Early each morning, about 7:30 a.m., our team arrived at the clinic site, a church meeting hall in each case. We organized traffic flow and set up areas for the doctors and for optical dispensing. Local Lions members checked in patients and provided interpreters for each team member. The doctors then evaluated each patient for pathology and performed a vision exam (including examination with lens bars, retinoscope and some fine tuning with the lens bars in trial frame fashion). Then, we gave patients spherical equivalent lens prescriptions that they took to the dispensing area to look through the thousands of glasses that we brought along.

On the east coast of Sri Lanka, village after village had populated the sandy beaches of the island. The sea provides sustenance to the local population. But on December 26, 2004, the waves brought only death and destruction.

We referred patients who had ocular pathologies to local ophthalmologists, who were present at each clinic. This was a month-and-a-half after the tsunami, so most immediate eye injuries had been addressed before our arrival.

A second part of our clinic consisted of training local Lions members to read a spectacle prescription from an automated lensometer and to dispense glasses from both the stockpile we left behind and others that LIS was to send. (LIS has since sent more than 100,000 glasses.) Each town was to set up a permanent site where eyeglasses could be collected and where local people could receive examinations from local volunteer Sri Lankan eye care practitioners as follow-up to our service. In this way, our quick visit would hopefully have a lasting impact.

During the short time I had with each patient, my questions focused on their ocular needs. Most patients had suffered from the tsunami in ways more severe than simply losing a pair of glasses, but they had sublimated their grief so that they could continue to survive and move ahead. Only after the clinic, while talking with people in private, could I see that their grief was still presentlost lives remembered, houses and occupations gone.

Later, we toured areas in both towns where the waters had come ashore. We were told that 3,000 people died in Batticaloa, and another 5,000 were missing. In Kalmunai, 10,000 died, and more than 40% of the town had been inundated by the tsunamis waves, which destroyed almost 13,000 homes. The death tollmaybe a quarter of the populationwas only the tip of the iceberg. Many more had suffered injury and most of the survivors had lost their homes and belongings.

Get to the Church on Time
After our clinic day was over in Kalmunai, Mr. Rasanayagan, a local Lions member, told me his story as we sat on the porch of what was to be a new post office for Kalmunai. He was the general contractor for the building, which had mostly survived, though waves had topped it.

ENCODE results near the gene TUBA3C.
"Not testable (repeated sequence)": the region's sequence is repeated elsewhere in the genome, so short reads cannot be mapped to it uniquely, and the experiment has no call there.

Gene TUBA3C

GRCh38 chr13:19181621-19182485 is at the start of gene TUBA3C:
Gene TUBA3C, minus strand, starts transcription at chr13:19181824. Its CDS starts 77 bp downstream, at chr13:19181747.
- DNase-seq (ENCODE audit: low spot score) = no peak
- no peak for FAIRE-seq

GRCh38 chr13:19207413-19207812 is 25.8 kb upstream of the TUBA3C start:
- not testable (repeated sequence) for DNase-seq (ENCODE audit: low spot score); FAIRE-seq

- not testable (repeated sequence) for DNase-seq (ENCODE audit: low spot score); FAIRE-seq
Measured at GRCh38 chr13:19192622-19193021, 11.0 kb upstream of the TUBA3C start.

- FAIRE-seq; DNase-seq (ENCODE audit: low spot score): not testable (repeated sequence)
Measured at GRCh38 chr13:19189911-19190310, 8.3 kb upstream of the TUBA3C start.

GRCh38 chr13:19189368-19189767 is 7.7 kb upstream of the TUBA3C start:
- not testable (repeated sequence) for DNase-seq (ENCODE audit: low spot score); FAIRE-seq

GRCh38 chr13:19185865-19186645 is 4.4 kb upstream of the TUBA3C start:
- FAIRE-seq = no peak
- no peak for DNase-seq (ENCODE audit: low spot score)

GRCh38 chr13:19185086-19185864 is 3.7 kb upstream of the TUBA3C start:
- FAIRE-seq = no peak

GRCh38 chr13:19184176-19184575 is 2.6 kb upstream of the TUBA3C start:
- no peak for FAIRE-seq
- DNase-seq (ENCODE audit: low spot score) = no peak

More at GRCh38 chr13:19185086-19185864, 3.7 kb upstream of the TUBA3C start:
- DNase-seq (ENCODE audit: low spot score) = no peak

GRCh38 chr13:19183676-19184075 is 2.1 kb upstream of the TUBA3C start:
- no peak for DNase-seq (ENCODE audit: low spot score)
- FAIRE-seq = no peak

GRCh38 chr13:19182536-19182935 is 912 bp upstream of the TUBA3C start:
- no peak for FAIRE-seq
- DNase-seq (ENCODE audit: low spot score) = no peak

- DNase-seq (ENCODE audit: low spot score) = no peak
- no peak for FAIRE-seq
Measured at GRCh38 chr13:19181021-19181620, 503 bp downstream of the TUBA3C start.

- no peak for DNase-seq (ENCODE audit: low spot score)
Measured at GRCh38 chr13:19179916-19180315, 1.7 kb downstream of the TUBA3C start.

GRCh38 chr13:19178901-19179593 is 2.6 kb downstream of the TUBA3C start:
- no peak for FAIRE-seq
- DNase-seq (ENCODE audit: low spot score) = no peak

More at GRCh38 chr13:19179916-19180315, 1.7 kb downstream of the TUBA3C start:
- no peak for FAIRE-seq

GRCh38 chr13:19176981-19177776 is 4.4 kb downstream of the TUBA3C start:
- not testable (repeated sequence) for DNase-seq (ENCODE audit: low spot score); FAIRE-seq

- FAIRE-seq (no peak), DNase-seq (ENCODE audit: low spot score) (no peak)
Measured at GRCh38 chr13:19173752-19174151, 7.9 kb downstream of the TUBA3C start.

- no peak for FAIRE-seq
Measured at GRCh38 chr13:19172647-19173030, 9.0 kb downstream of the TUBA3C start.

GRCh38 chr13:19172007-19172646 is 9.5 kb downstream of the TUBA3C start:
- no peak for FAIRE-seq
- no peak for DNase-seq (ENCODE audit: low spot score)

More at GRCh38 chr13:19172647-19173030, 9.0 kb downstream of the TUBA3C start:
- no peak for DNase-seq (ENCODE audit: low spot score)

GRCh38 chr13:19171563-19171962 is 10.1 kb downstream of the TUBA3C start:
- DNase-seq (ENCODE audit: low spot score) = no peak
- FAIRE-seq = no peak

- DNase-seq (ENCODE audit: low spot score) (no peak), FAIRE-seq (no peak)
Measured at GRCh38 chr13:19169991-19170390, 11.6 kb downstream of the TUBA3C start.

He told me of the crush and roar of the water, the screams and the crash of collapsing buildings. He told of soldiers stationed near the seas edge who managed to scamper up a large banyan tree. Eventually, there were 20 of them high up in the tree.

In the upstairs of the Assembly of God church, 300 people (including Mr. Rasanayagans wife) managed to save themselves. Another 100 were crammed in the second floor of Mr. Rasanayagans house, which was more than 200 yards from the sea. Water inundated the first floor, leaving behind a foot of sludge.

Mr. Rasanayagan and others watched the catastrophe from the upper floor of his home, paying close attention to the church. He was the contractor for both the church and his house. He knew if the church collapsed, his house would probably go too. Fortunately, both buildings remained standing.

Sadly, Mr. Rasanayagan later learned that his wifes mother and two sisters had died in the tsunami.

A year has gone by since our clinic in Sri Lanka. I know that many eyeglasses have been received by the Sri Lankan Lions Club through LIS. I have hope that these glasses have gone out from Colombo to those in need.

For the eastern coast of Sri Lanka, the tsunami was but another chapter of tragedy. The area has been severely affected by more than 20 years of ongoing civil war, consequences of which were obvious as we traveled the area. Those people I saw for a brief time made a warm impression on my heart, and I hope my fears for their future are unfounded.

Dr. McLain practices with Northwest Permanente in Portland, Ore. He has participated in 17 Lions In Sight trips in such locales as Bosnia, Palestine, Argentina, Nepal, Mexico and Panama.

Vol. No: 143:02Issue: 2/15/2006